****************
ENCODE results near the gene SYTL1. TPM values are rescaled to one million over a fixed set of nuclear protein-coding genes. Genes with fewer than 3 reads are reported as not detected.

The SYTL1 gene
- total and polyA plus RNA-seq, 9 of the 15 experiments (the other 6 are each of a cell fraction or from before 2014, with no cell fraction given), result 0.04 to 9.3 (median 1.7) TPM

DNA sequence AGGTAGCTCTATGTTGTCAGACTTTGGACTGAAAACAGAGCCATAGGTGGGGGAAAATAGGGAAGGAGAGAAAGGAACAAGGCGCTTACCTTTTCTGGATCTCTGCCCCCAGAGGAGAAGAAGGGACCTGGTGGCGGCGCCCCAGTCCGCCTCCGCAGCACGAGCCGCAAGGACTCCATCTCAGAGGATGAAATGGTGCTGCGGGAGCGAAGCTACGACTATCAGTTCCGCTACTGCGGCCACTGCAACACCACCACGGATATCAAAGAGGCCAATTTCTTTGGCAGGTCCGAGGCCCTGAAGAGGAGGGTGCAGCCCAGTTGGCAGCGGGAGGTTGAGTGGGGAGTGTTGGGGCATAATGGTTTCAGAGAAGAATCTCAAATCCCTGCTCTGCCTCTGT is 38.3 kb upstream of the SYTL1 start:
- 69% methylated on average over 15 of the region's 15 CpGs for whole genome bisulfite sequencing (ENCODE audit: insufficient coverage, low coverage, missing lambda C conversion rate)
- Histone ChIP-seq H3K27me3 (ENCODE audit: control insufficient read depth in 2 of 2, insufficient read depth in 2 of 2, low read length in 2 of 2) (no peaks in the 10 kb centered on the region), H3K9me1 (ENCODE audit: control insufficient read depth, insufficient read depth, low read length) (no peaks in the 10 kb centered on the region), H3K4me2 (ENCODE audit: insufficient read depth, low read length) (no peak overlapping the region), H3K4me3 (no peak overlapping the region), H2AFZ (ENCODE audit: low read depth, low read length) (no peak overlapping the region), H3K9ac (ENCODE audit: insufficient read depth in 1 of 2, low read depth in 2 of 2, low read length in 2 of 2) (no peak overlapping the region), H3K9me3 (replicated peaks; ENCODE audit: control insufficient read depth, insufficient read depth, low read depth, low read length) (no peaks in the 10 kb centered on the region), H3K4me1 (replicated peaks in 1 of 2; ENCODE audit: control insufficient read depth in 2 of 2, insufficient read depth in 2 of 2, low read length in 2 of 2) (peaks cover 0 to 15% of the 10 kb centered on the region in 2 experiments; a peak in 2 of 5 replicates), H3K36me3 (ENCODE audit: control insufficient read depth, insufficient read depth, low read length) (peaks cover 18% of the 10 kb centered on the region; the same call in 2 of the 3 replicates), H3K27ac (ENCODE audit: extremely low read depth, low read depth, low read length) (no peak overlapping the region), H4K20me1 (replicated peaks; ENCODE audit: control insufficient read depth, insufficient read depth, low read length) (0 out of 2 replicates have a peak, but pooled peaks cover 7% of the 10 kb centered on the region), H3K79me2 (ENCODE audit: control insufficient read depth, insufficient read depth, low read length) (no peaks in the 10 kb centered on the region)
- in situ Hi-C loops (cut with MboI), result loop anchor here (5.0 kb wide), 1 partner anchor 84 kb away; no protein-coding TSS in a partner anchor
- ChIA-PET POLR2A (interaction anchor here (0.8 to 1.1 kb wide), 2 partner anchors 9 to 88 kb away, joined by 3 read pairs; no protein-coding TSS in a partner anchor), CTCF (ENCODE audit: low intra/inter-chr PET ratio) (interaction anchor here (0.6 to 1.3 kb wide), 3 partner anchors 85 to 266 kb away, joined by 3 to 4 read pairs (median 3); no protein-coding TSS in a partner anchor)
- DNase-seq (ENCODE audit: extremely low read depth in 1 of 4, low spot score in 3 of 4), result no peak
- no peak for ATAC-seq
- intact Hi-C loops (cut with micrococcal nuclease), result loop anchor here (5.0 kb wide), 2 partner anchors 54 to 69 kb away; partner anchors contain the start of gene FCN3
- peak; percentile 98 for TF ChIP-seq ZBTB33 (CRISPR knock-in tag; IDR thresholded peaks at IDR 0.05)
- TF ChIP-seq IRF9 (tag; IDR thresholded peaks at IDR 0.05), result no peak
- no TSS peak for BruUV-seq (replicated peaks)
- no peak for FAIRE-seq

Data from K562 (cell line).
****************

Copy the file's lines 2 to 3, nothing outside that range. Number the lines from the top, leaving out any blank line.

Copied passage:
The SYTL1 gene
- total and polyA plus RNA-seq, 9 of the 15 experiments (the other 6 are each of a cell fraction or from before 2014, with no cell fraction given), result 0.04 to 9.3 (median 1.7) TPM